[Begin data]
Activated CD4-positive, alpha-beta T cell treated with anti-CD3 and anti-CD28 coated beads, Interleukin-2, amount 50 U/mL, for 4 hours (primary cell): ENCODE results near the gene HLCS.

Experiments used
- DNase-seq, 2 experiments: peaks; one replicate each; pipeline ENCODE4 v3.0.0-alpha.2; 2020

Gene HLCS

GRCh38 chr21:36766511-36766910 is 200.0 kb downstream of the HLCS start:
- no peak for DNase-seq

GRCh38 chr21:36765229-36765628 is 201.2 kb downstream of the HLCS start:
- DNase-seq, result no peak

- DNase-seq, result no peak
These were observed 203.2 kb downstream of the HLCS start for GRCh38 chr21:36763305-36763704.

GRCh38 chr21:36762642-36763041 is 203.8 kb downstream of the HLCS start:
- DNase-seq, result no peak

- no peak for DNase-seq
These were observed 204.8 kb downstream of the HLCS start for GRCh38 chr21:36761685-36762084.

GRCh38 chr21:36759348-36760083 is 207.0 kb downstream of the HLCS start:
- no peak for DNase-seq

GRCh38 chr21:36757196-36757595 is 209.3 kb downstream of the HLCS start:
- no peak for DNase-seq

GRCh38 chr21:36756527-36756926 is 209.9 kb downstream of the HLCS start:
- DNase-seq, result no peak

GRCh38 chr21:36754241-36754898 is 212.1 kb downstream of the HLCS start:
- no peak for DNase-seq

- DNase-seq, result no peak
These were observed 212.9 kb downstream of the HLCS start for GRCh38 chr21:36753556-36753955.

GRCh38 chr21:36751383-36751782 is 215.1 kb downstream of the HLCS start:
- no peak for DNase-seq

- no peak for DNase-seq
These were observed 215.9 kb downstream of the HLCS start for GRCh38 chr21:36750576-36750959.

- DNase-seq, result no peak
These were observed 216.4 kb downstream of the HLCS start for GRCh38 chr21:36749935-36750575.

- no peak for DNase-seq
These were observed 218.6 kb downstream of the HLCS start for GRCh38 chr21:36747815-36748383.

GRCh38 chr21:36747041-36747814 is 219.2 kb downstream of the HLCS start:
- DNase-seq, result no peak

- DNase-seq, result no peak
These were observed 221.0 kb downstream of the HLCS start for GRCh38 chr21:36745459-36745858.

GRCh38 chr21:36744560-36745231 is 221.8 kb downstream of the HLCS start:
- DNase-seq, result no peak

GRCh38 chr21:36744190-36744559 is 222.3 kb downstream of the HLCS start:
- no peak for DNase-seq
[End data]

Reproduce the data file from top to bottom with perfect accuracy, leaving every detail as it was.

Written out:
Activated CD4-positive, alpha-beta T cell treated with anti-CD3 and anti-CD28 coated beads, Interleukin-2, amount 50 U/mL, for 4 hours (primary cell): ENCODE results near the gene HLCS.

Experiments used
- DNase-seq, 2 experiments: peaks; one replicate each; pipeline ENCODE4 v3.0.0-alpha.2; 2020

Gene HLCS

GRCh38 chr21:36766511-36766910 is 200.0 kb downstream of the HLCS start:
- no peak for DNase-seq

GRCh38 chr21:36765229-36765628 is 201.2 kb downstream of the HLCS start:
- DNase-seq, result no peak

- DNase-seq, result no peak
These were observed 203.2 kb downstream of the HLCS start for GRCh38 chr21:36763305-36763704.

GRCh38 chr21:36762642-36763041 is 203.8 kb downstream of the HLCS start:
- DNase-seq, result no peak

- no peak for DNase-seq
These were observed 204.8 kb downstream of the HLCS start for GRCh38 chr21:36761685-36762084.

GRCh38 chr21:36759348-36760083 is 207.0 kb downstream of the HLCS start:
- no peak for DNase-seq

GRCh38 chr21:36757196-36757595 is 209.3 kb downstream of the HLCS start:
- no peak for DNase-seq

GRCh38 chr21:36756527-36756926 is 209.9 kb downstream of the HLCS start:
- DNase-seq, result no peak

GRCh38 chr21:36754241-36754898 is 212.1 kb downstream of the HLCS start:
- no peak for DNase-seq

- DNase-seq, result no peak
These were observed 212.9 kb downstream of the HLCS start for GRCh38 chr21:36753556-36753955.

GRCh38 chr21:36751383-36751782 is 215.1 kb downstream of the HLCS start:
- no peak for DNase-seq

- no peak for DNase-seq
These were observed 215.9 kb downstream of the HLCS start for GRCh38 chr21:36750576-36750959.

- DNase-seq, result no peak
These were observed 216.4 kb downstream of the HLCS start for GRCh38 chr21:36749935-36750575.

- no peak for DNase-seq
These were observed 218.6 kb downstream of the HLCS start for GRCh38 chr21:36747815-36748383.

GRCh38 chr21:36747041-36747814 is 219.2 kb downstream of the HLCS start:
- DNase-seq, result no peak

- DNase-seq, result no peak
These were observed 221.0 kb downstream of the HLCS start for GRCh38 chr21:36745459-36745858.

GRCh38 chr21:36744560-36745231 is 221.8 kb downstream of the HLCS start:
- DNase-seq, result no peak

GRCh38 chr21:36744190-36744559 is 222.3 kb downstream of the HLCS start:
- no peak for DNase-seq